Vulnerabilities / Threats
5/10/2010
04:26 PM
Connect Directly
Google+
LinkedIn
Twitter
RSS
E-Mail
50%
50%

Facebook Board Member's Account Compromised

The breached account was used to send a phishing message.

A Facebook message sent out on Saturday from the account of company board member Jim Breyer to over 2,300 "friends" turns out to have been too good to be true.

The message, an invitation to an event at which attendees would be given a "Facebook phone number," was a phishing attack, designed to capture information from recipients.

Neither Facebook nor Breyer immediately responded to requests for comment.

Facebook director of communications Larry Yu told Thomson Reuters venture capital news site PE Hub that Breyer's account appeared to have been compromised and that the problem had been resolved.

A partner at Accel Partners, Breyer is one of four Facebook board members, the others being CEO Mark Zuckerberg, entrepreneur Marc Andreessen, and venture capitalist Peter Thiel.

The incident underscores the risk of supplying Facebook with data that might be better kept private.

Facebook's appeal to cybercriminals arises from the high level of trust that users extend to Facebook messages, which are generally presumed to come from friends.

Compromising someone's Facebook account also provides immediate access to a pool of new potential victims: the friends of the person whose account has been hacked.

Earlier this month, Versign's iDefense reported that its researchers had been monitoring a hacker in February who had been trying to sell login and password data for 1.5 million Facebook accounts.

Facebook told The New York Times that the hacker did not have the data that he claimed to have.

While it's not uncommon for cybercriminals to try to cheat each other, login data associated with online services from Facebook to Internet banks is regularly bought and sold on Web forums known as carding sites.

Update: After this story was filed, a Facebook spokesperson responded with the following statement: "We take security very seriously and have devoted significant resources to helping our users protect their accounts. We've developed complex automated systems that detect and flag Facebook accounts that are likely to be compromised (based on anomalous activity like lots of messages sent in a short period of time, or messages with links that are known to be bad). Because Facebook is a closed system, we have a tremendous advantage over e-mail. That is, once we detect a phony message, we can delete that message in all inboxes across the site. We also block malicious links from being shared and work with third parties to get phishing and malware sites added to browser blacklists or taken down completely. Users whose accounts have been compromised are put through a remediation process where they must take steps to re-secure their account and learn security best practices. This is what happened with Mr. Breyer's account."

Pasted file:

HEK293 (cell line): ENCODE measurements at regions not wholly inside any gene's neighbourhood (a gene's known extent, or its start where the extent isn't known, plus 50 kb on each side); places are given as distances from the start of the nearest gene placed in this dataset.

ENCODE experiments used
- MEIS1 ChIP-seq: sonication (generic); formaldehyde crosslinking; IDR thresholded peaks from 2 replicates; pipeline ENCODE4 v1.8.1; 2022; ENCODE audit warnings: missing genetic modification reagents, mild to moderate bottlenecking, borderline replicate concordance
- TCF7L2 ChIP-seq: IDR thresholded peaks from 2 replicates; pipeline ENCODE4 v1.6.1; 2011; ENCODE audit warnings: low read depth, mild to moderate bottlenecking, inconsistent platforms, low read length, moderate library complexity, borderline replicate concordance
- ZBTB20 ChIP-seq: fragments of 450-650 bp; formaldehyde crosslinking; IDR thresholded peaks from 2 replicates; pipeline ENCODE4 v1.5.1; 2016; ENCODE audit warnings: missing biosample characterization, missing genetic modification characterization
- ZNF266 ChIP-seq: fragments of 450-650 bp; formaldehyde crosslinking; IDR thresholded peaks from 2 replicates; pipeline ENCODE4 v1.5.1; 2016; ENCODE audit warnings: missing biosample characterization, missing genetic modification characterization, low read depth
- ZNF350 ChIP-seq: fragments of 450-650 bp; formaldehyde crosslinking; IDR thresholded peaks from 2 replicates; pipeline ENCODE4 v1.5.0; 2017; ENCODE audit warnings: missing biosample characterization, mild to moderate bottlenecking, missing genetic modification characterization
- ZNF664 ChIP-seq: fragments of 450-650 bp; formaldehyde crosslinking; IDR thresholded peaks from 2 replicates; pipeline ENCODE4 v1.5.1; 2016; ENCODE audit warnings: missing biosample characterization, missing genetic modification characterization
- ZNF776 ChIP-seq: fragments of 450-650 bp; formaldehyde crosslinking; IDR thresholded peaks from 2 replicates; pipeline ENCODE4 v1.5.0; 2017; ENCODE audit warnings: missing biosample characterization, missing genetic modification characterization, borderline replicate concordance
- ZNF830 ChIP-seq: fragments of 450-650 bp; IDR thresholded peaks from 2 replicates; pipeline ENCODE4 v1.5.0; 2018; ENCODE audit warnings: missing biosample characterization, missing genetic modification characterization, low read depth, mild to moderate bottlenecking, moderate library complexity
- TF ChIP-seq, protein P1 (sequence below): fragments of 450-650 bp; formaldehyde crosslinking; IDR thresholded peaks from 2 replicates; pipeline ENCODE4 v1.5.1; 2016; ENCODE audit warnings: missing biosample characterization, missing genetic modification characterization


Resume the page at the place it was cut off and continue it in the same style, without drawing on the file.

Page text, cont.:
Comment  | 
Print  | 
More Insights
Register for Dark Reading Newsletters
White Papers
Cartoon
Current Issue
Flash Poll
Video
Slideshows
Twitter Feed
Dark Reading - Bug Report
Bug Report
Enterprise Vulnerabilities
From DHS/US-CERT's National Vulnerability Database
CVE-2013-2184
Published: 2015-03-27
Movable Type before 5.2.6 does not properly use the Storable::thaw function, which allows remote attackers to execute arbitrary code via the comment_state parameter.

CVE-2014-3619
Published: 2015-03-27
The __socket_proto_state_machine function in GlusterFS 3.5 allows remote attackers to cause a denial of service (infinite loop) via a "00000000" fragment header.

CVE-2014-8121
Published: 2015-03-27
DB_LOOKUP in nss_files/files-XXX.c in the Name Service Switch (NSS) in GNU C Library (aka glibc or libc6) 2.21 and earlier does not properly check if a file is open, which allows remote attackers to cause a denial of service (infinite loop) by performing a look-up while the database is iterated over...

CVE-2014-9712
Published: 2015-03-27
Websense TRITON V-Series appliances before 7.8.3 Hotfix 03 and 7.8.4 before Hotfix 01 allows remote administrators to read arbitrary files and obtain passwords via a crafted path.

CVE-2015-0658
Published: 2015-03-27
The DHCP implementation in the PowerOn Auto Provisioning (POAP) feature in Cisco NX-OS does not properly restrict the initialization process, which allows remote attackers to execute arbitrary commands as root by sending crafted response packets on the local network, aka Bug ID CSCur14589.

Dark Reading Radio
Archived Dark Reading Radio
Good hackers--aka security researchers--are worried about the possible legal and professional ramifications of President Obama's new proposed crackdown on cyber criminals.